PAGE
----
Keys to Persuading Expressive Personalities

You are one lucky person because you just got
another big break! This week you’re meeting Oprah Winfrey! You’ve been given 15 minutes to talk with
one of the few people who can make or break your career just my mentioning your
name. How will you influence Oprah to give you that positive mention or perhaps
airtime on one of her shows?
This week we’ll take a look at how best to
persuade someone who is an expressive or influencer personality. When I think of
an expressive, Oprah Winfrey immediately comes to mind because she’s someone
who is more relationship-focused than task-oriented. Like the Trump, Oprah also
likes to control situations and others. The follow describes this personality
type:
Expressives like being part of social groups; enjoy
attending events with lots of people; are more in tune with relating to people
than working on tasks; are imaginative and creative; can usually win others
over to their way of thinking; like things that are new and different; have no
problem expressing themselves.
If I had to sum up expressive personalities in
a word I’d say they’re balanced. Of the four personality types their answers
had the least amount of variance. In other words, all of the principles of
influence work well with them.
Because expressive personality types are relationship-oriented
it will come as no surprise to learn in my online survey that they chose
answers that engaged reciprocity and liking far more than did the pragmatic and
analytical personality types, two personalities that are task focused much more
than they are on building relationships. Some persuasion advice when dealing
with an expressive:
Definitely spend time engaging the liking principle with them, because they want to like the people they
interact with. Oprah certainly cares about closing the deal but she also cares
about you and your story so look for ways to connect with her. If she likes you
it’s a good bet she’ll go out of her way to help you.
Expressive personalities responded more to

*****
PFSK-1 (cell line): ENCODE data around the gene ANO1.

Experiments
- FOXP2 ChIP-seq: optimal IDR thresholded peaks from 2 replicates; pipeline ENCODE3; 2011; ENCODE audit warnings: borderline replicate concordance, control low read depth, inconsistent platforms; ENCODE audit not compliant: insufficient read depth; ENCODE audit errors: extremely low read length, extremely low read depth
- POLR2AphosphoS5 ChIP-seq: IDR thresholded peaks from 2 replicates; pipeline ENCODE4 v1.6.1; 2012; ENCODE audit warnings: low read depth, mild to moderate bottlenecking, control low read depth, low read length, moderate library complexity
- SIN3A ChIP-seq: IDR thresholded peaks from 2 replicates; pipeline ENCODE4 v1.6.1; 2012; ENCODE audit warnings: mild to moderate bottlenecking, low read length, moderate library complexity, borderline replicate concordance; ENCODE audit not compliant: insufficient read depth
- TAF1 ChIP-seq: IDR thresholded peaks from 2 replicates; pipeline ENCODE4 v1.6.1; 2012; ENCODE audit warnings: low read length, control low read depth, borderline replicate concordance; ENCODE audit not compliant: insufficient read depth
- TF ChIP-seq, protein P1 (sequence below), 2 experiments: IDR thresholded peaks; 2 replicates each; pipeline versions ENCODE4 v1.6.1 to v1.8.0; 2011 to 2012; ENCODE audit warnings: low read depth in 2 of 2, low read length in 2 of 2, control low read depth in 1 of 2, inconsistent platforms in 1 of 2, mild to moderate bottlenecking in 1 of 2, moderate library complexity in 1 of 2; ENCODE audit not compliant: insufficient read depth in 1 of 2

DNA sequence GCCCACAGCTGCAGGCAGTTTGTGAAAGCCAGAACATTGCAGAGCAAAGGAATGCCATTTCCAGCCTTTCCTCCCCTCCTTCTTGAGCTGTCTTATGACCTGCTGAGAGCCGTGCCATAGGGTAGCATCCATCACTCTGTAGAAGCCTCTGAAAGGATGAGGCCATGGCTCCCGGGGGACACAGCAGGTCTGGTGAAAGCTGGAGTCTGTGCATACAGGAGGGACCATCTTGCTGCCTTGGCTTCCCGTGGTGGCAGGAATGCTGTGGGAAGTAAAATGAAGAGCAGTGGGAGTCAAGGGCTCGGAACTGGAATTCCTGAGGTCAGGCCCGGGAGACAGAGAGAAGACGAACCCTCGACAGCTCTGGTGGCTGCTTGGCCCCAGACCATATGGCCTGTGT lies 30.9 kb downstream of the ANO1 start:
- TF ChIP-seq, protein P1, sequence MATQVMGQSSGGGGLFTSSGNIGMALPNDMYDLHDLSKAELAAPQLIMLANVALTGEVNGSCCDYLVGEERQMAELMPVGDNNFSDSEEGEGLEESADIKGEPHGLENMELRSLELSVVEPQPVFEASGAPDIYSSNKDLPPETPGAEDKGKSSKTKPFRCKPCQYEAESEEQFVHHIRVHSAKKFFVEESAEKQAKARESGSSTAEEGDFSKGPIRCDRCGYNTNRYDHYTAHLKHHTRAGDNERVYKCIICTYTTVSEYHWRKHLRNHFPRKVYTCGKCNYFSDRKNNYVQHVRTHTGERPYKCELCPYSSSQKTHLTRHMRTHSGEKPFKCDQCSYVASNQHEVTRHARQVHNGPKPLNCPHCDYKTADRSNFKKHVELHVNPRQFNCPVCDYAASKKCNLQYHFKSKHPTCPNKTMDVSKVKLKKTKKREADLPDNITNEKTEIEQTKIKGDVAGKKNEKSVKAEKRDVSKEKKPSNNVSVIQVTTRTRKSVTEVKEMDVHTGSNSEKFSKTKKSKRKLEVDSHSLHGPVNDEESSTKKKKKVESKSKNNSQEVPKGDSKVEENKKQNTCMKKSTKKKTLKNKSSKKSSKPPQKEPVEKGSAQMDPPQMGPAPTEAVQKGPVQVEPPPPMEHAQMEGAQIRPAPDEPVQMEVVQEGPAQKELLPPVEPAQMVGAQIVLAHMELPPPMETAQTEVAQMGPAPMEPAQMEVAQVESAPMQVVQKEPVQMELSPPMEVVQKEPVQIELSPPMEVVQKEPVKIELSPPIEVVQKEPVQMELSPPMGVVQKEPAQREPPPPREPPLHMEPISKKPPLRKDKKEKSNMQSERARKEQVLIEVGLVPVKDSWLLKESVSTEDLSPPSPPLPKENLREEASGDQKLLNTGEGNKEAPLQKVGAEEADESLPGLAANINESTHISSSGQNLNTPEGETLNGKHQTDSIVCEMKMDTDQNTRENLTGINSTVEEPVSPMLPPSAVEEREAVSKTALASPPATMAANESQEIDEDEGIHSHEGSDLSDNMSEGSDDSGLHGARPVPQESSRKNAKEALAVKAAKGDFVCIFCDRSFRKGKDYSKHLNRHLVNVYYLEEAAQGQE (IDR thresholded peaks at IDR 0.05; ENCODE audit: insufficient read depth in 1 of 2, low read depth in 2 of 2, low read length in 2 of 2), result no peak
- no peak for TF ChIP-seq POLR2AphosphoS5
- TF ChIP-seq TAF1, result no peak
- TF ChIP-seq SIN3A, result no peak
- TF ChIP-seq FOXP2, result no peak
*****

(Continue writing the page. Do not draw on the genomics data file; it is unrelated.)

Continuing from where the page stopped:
reciprocity than any other personality type so look for ways to
genuinely help them and they’ll respond in kind much more than pragmatics or
thinkers will.
As was the case with pragmatics, in a business
setting overcoming uncertainty is key for expressives.
Sharing trends and what others are doing – the
principle of consensus – can be quite effective with expressives. Oprah types
want to move the masses and they know it’s easier to swim with a wave rather than
against it so share what many others are already doing.
Sharing hard data or using the advice of
perceived experts is the most effective
route with this group.  However, while authority was the #1 principle chosen by expressives, it wasn’t as
effective as it was with the other personalities. Show Oprah the numbers or
share insight from experts and it will give her pause to consider your request.
When it came to using consistency – what someone has said or done in the past – this was
the #3 choice for expressives. For this group it’s not as much about being
right as it is being true to themselves and what they believe. Look for ways to
tie your request to his or her beliefs or values and the chance you’ll year
“Yes” will increase significantly.
Scarcity was no more effective
for this group than the others. Definitely don’t force the issue unless
something is truly rare or diminishing. Oprah Winfrey and her expressive
friends don’t like to miss out on opportunities but just know you won’t be as
effective with the scarcity strategy as you might be with Donald Trump and his
pragmatic buddies.
When it comes to the expressives you know,
they may not be as expressive as Oprah Winfrey, but there are still principles
that will be more effective than others. As I noted at the beginning, there is
less variance with the principles for this group when compared to others. In
order, here are the most effective principles:
Authority
Consensus
Consistency
Liking
Reciprocity

ScarcityNext week we’ll take a look at the amiable personality, sometimes known as the facilitator.

** Vote for Robert Cialdini, President of
Influence At Work, for the Top Management Thinker of 2013. Visit this site http://www.thinkers50.com/voteto cast
your vote.

Brian Ahearn, CMCT®
Chief Influence Officer

influencePEOPLE 
Helping You Learn to Hear “Yes”.
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Brian Ahearn, CMCT®
Brian Ahearn, CMCT®
Chief Influence Officer at Influence People, LLC
Brian Ahearn is the Chief Influence Officer at Influence People, LLC. A dynamic keynote speaker, trainer, coach, and consultant, he specializes in applying the science of influence and persuasion in business and personal situations. He is one of only 20 individuals in the world who currently holds the Cialdini Method Certified Trainer® (CMCT®) designation. This specialization in the psychology of persuasion was earned directly from Robert B. Cialdini, Ph.D. – the most cited living social psychologist in the world when it comes to the science of ethical persuasion. Brian’s passion is helping people achieve greater professional success and enjoy more personal happiness. He does this by teaching people how to ethically move others to action through the science of persuasion.
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